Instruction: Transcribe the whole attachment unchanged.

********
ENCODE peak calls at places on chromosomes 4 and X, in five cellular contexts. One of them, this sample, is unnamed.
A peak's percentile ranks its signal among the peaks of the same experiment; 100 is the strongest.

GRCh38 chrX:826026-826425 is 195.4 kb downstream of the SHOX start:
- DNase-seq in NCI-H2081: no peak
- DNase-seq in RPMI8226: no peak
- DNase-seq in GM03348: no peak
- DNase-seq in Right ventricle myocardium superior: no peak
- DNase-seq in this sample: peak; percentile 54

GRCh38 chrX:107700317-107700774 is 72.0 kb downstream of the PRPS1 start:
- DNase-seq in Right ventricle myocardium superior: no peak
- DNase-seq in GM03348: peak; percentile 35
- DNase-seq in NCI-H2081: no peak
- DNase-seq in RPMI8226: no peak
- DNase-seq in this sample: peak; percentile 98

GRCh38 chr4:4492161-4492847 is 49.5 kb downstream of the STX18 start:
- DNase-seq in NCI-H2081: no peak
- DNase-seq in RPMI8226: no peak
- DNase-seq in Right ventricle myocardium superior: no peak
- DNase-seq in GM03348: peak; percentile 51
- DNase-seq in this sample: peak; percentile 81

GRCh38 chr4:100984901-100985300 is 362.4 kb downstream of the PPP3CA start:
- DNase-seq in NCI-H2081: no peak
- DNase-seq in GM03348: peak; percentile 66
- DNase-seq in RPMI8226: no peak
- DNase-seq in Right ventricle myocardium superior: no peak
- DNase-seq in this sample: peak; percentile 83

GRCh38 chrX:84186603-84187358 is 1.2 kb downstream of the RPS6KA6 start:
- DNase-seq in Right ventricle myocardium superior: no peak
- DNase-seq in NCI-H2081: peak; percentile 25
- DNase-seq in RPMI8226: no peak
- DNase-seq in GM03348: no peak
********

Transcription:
ENCODE peak calls at places on chromosomes 4 and X, in five cellular contexts. One of them, this sample, is unnamed.
A peak's percentile ranks its signal among the peaks of the same experiment; 100 is the strongest.

GRCh38 chrX:826026-826425 is 195.4 kb downstream of the SHOX start:
- DNase-seq in NCI-H2081: no peak
- DNase-seq in RPMI8226: no peak
- DNase-seq in GM03348: no peak
- DNase-seq in Right ventricle myocardium superior: no peak
- DNase-seq in this sample: peak; percentile 54

GRCh38 chrX:107700317-107700774 is 72.0 kb downstream of the PRPS1 start:
- DNase-seq in Right ventricle myocardium superior: no peak
- DNase-seq in GM03348: peak; percentile 35
- DNase-seq in NCI-H2081: no peak
- DNase-seq in RPMI8226: no peak
- DNase-seq in this sample: peak; percentile 98

GRCh38 chr4:4492161-4492847 is 49.5 kb downstream of the STX18 start:
- DNase-seq in NCI-H2081: no peak
- DNase-seq in RPMI8226: no peak
- DNase-seq in Right ventricle myocardium superior: no peak
- DNase-seq in GM03348: peak; percentile 51
- DNase-seq in this sample: peak; percentile 81

GRCh38 chr4:100984901-100985300 is 362.4 kb downstream of the PPP3CA start:
- DNase-seq in NCI-H2081: no peak
- DNase-seq in GM03348: peak; percentile 66
- DNase-seq in RPMI8226: no peak
- DNase-seq in Right ventricle myocardium superior: no peak
- DNase-seq in this sample: peak; percentile 83

GRCh38 chrX:84186603-84187358 is 1.2 kb downstream of the RPS6KA6 start:
- DNase-seq in Right ventricle myocardium superior: no peak
- DNase-seq in NCI-H2081: peak; percentile 25
- DNase-seq in RPMI8226: no peak
- DNase-seq in GM03348: no peak